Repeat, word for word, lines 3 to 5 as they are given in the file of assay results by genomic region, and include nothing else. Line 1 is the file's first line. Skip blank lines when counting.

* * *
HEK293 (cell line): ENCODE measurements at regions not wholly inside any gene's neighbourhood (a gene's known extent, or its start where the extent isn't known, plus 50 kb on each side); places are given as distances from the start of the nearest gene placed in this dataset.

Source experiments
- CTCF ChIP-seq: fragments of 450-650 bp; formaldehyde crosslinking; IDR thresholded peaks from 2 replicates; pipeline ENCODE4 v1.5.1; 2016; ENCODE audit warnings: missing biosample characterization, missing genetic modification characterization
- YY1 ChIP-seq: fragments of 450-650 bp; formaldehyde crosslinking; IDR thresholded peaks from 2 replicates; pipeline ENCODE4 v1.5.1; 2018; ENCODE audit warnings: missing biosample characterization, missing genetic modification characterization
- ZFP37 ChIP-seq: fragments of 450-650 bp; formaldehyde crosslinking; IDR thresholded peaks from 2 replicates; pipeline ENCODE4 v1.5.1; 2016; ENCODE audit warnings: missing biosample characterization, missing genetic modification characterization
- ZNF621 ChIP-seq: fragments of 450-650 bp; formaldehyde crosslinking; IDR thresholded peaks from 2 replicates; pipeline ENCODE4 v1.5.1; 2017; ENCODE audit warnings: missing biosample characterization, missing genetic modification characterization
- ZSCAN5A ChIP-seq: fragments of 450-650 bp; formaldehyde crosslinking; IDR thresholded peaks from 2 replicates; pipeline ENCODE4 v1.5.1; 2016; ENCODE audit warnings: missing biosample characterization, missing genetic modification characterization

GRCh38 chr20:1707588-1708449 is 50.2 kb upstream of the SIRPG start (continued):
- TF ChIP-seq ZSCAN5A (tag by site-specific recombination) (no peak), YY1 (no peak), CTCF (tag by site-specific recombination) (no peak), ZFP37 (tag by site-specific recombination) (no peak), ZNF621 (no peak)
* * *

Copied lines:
- CTCF ChIP-seq: fragments of 450-650 bp; formaldehyde crosslinking; IDR thresholded peaks from 2 replicates; pipeline ENCODE4 v1.5.1; 2016; ENCODE audit warnings: missing biosample characterization, missing genetic modification characterization
- YY1 ChIP-seq: fragments of 450-650 bp; formaldehyde crosslinking; IDR thresholded peaks from 2 replicates; pipeline ENCODE4 v1.5.1; 2018; ENCODE audit warnings: missing biosample characterization, missing genetic modification characterization
- ZFP37 ChIP-seq: fragments of 450-650 bp; formaldehyde crosslinking; IDR thresholded peaks from 2 replicates; pipeline ENCODE4 v1.5.1; 2016; ENCODE audit warnings: missing biosample characterization, missing genetic modification characterization